Ryzen 7950X3D review: An expensive but incredibly efficient 16-core CPU
Toward the end of Ryzen 5000's run, AMD released the Ryzen 7 5800X3D, a special version of the eight-core 5800X with 64MB of extra L3 cache stacked on top of it.
The result was an interesting but niche experiment. The extra "3D V-Cache" helped the CPU perform particularly well in games, but lower clock speeds (plus higher power use and heat generation) hurt its all-around app performance. The extra cost was (and remains) way out of proportion to the speed gains over the 5700X or 5800X. And the 5800X3D was the end of the line for the old socket AM4 platform, making it an interesting upgrade option if you already had an older Ryzen PC but an awkward choice to build an all-new PC around.
Now AMD is back with an expanded range of Zen 4-based Ryzen 7000X3D processors. The $599 12-core Ryzen 9 7900X3D and $699 16-core Ryzen 9 7950X3D are available now, while the 8-core Ryzen 7 7800X3D will arrive on April 6.
The expanded scope of the lineup suggests that AMD has gotten more comfortable with the manufacturing end of the equation--3D V-Cache isn't in every Ryzen CPU, but it's also not being restricted to a single product released at a weird point in the Ryzen 7000 life cycle. AMD has addressed some of the 5800X3D's biggest shortfalls by boosting clock speeds, though not always in elegant ways. The CPUs still feel like experiments in some ways, and most people buying or building a PC will be served just fine by one of the cheaper, non-X3D CPUs (or something from Intel). But the performance--and especially the power efficiency--of the 7950X3D makes it worth a look for anyone building a gaming PC that also does double-duty as a video editing rig or a workstation.
Pricing and comparisons
The Ryzen 7000 CPU lineup is currently segmented into three sub-categories: the X-series CPUs that were available at launch, non-X-series CPUs for mainstream PCs with lower default power settings and lower prices, and now the expensive, gamer-focused X3D models. Compared to the X series, you're paying somewhere between $100 and $150 more for CPUs that mostly promise improved game performance.
Prices for AMD's other Zen 4 processors have settled a bit since the chips were launched back in September, partly because Intel's 12th- and 13th-generation CPUs have been priced very competitively and partly because CPU and desktop PC sales are way down compared to early in the pandemic (though they're still higher than they were pre-pandemic). If you read our older coverage, you might notice that the 7950X3D is launching at the same price that the regular 7950X launched at less than six months ago; this is presumably not the competitive position AMD wanted to be in this early in Ryzen 7000's life cycle.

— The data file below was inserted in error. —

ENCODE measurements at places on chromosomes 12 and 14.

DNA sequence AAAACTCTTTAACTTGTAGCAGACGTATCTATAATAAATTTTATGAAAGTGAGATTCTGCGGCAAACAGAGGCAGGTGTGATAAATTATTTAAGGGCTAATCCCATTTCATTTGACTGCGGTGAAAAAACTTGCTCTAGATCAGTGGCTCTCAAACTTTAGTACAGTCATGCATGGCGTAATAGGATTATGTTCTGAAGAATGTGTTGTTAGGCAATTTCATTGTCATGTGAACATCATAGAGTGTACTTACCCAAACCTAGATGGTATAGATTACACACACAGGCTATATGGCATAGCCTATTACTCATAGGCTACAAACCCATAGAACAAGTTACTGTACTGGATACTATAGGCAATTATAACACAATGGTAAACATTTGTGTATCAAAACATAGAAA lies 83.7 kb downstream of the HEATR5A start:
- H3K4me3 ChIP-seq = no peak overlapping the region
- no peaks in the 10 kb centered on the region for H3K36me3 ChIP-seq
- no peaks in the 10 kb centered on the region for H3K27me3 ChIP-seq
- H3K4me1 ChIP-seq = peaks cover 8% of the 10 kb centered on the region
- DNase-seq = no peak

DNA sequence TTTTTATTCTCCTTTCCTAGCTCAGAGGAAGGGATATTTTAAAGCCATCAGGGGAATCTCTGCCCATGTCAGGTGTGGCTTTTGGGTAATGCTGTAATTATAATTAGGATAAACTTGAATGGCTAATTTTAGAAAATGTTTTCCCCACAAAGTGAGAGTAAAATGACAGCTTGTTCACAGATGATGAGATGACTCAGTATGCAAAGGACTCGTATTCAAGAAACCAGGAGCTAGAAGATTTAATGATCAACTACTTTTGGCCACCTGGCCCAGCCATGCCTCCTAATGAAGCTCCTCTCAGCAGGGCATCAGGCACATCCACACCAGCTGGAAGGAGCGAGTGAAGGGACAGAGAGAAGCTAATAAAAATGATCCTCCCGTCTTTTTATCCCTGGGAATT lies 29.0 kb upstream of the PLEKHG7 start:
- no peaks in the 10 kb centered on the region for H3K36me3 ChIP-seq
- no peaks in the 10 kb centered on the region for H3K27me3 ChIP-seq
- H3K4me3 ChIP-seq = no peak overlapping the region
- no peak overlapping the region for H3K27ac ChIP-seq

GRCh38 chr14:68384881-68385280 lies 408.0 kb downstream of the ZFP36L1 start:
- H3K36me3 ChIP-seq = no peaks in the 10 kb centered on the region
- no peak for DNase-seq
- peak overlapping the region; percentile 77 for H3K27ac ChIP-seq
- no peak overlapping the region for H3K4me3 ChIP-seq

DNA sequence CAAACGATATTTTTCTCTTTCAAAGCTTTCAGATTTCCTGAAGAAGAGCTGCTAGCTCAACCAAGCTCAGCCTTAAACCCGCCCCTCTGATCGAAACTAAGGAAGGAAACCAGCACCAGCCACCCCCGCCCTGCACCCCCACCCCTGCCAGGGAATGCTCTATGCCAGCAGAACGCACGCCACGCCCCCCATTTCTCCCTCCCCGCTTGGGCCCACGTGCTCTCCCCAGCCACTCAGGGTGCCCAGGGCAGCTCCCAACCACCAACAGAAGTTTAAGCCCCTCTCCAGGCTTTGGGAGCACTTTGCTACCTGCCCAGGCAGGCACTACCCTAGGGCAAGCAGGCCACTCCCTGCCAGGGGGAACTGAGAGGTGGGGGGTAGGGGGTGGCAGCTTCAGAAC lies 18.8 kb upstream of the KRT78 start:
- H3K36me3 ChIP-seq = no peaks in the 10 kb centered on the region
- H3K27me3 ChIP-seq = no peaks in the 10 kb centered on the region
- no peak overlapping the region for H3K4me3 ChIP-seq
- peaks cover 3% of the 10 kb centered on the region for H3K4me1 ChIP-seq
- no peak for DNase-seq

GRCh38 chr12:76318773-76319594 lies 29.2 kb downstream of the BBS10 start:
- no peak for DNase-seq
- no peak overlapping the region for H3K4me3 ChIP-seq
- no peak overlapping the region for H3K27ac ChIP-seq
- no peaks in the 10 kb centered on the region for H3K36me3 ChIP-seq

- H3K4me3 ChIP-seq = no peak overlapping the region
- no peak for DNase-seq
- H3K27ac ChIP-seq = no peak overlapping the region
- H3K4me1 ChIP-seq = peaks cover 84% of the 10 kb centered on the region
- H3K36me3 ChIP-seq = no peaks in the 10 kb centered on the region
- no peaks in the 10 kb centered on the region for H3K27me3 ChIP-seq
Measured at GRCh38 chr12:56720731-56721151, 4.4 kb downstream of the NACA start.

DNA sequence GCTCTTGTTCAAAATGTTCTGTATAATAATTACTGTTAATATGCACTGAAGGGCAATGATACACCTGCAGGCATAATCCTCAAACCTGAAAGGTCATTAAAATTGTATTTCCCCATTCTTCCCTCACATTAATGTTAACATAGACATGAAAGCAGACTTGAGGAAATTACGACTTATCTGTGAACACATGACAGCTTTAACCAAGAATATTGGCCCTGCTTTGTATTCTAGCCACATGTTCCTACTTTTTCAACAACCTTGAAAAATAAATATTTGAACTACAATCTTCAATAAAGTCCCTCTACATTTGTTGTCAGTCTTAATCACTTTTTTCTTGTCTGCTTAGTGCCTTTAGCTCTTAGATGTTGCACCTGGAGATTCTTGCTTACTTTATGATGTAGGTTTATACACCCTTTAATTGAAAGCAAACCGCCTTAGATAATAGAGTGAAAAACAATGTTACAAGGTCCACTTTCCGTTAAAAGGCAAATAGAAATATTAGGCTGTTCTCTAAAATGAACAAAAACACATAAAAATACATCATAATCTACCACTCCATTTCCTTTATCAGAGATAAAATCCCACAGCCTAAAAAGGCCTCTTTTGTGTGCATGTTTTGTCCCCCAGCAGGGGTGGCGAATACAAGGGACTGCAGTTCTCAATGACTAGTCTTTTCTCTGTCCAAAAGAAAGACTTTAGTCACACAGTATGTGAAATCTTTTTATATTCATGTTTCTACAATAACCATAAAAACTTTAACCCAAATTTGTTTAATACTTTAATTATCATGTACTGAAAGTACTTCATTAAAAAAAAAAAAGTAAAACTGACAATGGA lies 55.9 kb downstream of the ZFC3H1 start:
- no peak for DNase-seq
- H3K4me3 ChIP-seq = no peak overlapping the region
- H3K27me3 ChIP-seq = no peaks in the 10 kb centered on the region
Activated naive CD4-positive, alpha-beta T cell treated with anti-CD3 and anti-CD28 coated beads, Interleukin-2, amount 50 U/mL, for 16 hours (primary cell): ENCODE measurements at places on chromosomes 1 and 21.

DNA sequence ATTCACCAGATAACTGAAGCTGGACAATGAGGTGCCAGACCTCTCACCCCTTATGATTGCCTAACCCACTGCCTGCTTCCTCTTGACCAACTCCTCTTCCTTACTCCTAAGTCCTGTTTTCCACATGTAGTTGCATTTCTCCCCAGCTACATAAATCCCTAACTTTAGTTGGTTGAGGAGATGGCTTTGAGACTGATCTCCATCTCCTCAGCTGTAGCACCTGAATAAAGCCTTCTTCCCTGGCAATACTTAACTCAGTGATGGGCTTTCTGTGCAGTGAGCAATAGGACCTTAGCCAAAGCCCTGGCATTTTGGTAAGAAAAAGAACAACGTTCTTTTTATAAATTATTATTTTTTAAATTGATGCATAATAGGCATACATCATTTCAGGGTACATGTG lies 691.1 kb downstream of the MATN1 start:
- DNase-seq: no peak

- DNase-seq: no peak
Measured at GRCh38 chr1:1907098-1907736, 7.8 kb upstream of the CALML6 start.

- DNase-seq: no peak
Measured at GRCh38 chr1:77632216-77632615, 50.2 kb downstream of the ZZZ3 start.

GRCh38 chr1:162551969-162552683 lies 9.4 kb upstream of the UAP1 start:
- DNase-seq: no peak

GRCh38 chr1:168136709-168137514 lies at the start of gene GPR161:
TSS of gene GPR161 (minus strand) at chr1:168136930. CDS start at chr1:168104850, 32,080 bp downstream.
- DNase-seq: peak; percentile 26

Looking at the top of Intel's 13th-generation lineup, the i9-13900K is going for $600 or less these days (normally, the KF or non-K version of the 13900 could save you even more money, but as of this writing, all three are hovering in the same price range). Its main shortcoming is that you need to let it consume a lot of power to get the most out of it, especially compared to the 7950X3D, but in terms of upfront costs, you can still put a top-end Intel system together for a bit less money than an AM5 system.
As we've written before, AMD's platform also mandates a new motherboard with a new socket and chipset and DDR5 memory, while Intel's CPUs work with a wider range of cheaper motherboards, and you can still use DDR4 RAM to save money if you like. But if you're seriously considering a 7950X for your PC, you'd also probably be considering a DDR5-compatible Z690 or Z790 motherboard for an Intel CPU, which closes that price gap a bit. Sticking an i9-13900K in a cheap motherboard with an H610 chipset would technically work, but it's likely that the power delivery system in that motherboard would restrict its performance.